Aside from the excitement of sharing the weekend with so many amazing athletes, I was looking forward to seeing Shane working in his new environment. He was no longer a guest for the build; he is now on staff at the base, filling me with pride at his selflessness and heart. A shadow crept over the weekend as we learned that our dad was in the ER with yet another unexplained fever, some form of fallout resulting from the biological nuke that is chemo.
My first lesson of the weekend arrived before we even boarded the bus when I met Dan, the world champion bench-presser, whose intimidating and imposing chest of granite nearly blotted out the San Diegan sun, never minding the tattooed arms that made my thighs look twig-like. Then he flashed a disarming smile and shared stories with us for the whole drive. Yes, looks can be deceiving. I’d spent weeks preparing for the traditional Friday-night soccer game with hikes and trail runs, determined not to cripple myself like usual. A field full of hypercompetitive athletes playing a sport they don’t know well is a source of endless laughter, no doubt. I awoke the following morning with fresh legs, pleased with my preparation. My arms were sore, though…I forgot to train for the throw-in!
While building a house is still a fun and rare opportunity, I found that the novelty had worn off by the third time. In a way, though, that was freeing, as I was able to invest more time and energy in the family and observing everything else going on that I may have missed on the previous trips. I was swinging a hammer alongside the father of the family we were helping, whose energy and passion for the task at hand was unmistakably shared by his young boys, who were constantly looking for opportunities to assist. I could see that we weren’t building a house for a family looking for a handout, but rather for a family who simply needed life to cut them a break. Here was a guy doing everything he could for his family, but it just wasn’t enough, and there wasn’t a dry eye around when he finally broke down at the completion of the house.
In addition to the build, we had the pleasure of presentations by Drs. Ben Houltberg and John Ashley Null about emotional health in athletes and the dangers of performance-based identity, which provided plenty of food for thought about how we approach our respective sports and relationships, which are linked much more deeply than we might care to admit.
I’m a big fan of metaphors, and my mind kept recycling one in particular the whole weekend: The first task of the build was to cut the 2x4s that would become the frame of the house. I was working with Jenny Fletcher and admired her enthusiasm and the way she fully jumped into the task at hand. I was pleased to be there the moment that the build changed from an abstract project to constructing a family’s home, and she realized that the insignificant marks she’d just made on some wood were going to propagate throughout the build and affect everything we did from that point on. If the frame wasn’t square, we were in trouble. “I hope my marks were good,” she said just as the saw spun up. I spent the following days (and continue to, now) contemplating how such seemingly unimportant actions can have ramifications that we never saw coming. Just as I thought bringing Shane along last year would be a fun experience to share with my brother, I never imagined that it would completely change the course of his life–little pencil marks that did much more than I anticipated.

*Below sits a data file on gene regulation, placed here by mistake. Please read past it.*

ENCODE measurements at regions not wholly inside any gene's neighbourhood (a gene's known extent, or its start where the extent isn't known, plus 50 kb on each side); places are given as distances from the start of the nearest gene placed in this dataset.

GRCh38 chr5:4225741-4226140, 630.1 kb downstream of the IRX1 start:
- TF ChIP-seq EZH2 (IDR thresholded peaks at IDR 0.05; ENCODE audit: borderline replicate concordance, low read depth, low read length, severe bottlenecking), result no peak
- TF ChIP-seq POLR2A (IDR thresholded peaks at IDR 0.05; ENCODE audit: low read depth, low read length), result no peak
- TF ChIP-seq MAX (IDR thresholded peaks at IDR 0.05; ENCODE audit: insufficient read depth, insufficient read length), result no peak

I’ve also come to better understand the importance of relationships—both for their own sake as well as how they affect my ability to do my job and life in general. I wanted to invest more in my friendships this weekend and was happy to do so, while also placing cycling in its proper place. It’s hard to stress about the coming season and training after seeing the simple joy of a loving family who doesn’t have to sleep on a dirt floor anymore. I’m more thankful for my family and the opportunities my parents have given me through their own sacrifices, and any scrap of time that I can spend with them. I feel free to fully commit to reaching my potential in cycling, but not so that I can finally feel significant; rather, I’m taking advantage of this amazing opportunity that I’ve been given.
Yesterday I capitalized on the great weather in Colorado with what I would consider to be my first proper training ride for 2016. I enjoyed the silence in the mountains as these thoughts swirled around in my head, achieving just enough clarity to put them in written form. I still don’t have everything figured out, but I have a better grasp on those same questions that caused me so much anguish in my final races of the year. My parting thoughts: you don’t have to go to Mexico and build a house to help others, and you’d be surprised at the perspective shift achieved by even a little selflessness.